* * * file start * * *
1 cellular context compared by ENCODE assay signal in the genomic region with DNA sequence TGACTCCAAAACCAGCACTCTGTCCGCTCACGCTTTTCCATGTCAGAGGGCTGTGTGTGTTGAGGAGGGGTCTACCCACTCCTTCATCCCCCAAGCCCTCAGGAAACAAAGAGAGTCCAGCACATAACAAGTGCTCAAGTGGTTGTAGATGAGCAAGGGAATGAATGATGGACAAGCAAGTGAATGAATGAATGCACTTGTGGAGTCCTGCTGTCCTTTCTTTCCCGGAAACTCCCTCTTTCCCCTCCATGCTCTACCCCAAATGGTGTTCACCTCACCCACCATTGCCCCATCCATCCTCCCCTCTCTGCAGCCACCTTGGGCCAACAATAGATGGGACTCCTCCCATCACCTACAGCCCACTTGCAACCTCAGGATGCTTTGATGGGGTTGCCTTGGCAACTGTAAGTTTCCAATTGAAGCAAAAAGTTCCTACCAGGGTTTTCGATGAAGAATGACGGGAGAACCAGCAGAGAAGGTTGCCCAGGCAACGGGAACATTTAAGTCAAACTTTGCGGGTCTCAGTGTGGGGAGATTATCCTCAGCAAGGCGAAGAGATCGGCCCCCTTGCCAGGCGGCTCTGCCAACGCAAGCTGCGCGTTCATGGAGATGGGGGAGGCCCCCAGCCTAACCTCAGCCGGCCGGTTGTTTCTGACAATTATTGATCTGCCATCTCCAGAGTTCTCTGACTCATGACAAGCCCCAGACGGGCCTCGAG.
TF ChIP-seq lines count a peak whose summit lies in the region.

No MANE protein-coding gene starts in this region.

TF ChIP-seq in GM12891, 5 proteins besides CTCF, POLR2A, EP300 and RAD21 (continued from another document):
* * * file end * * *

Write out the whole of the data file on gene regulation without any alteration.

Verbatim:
1 cellular context compared by ENCODE assay signal in the genomic region with DNA sequence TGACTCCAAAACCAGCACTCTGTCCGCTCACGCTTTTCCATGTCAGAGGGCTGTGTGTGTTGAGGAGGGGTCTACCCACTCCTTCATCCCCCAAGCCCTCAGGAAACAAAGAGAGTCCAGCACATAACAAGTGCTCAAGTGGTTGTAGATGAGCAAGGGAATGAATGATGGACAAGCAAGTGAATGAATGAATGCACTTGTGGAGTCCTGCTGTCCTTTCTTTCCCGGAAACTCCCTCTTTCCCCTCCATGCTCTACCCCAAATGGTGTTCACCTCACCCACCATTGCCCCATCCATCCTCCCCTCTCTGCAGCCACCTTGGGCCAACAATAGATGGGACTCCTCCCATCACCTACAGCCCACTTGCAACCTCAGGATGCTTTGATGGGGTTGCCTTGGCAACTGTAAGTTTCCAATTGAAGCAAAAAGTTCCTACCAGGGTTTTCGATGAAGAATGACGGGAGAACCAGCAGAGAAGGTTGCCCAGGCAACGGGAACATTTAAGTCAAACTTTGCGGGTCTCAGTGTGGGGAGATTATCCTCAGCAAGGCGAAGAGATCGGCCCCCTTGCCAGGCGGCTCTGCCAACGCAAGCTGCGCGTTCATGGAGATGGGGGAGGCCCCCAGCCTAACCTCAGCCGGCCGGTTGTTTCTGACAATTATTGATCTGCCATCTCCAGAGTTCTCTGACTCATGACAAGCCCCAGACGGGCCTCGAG.
TF ChIP-seq lines count a peak whose summit lies in the region.

No MANE protein-coding gene starts in this region.

TF ChIP-seq in GM12891, 5 proteins besides CTCF, POLR2A, EP300 and RAD21 (continued from another document):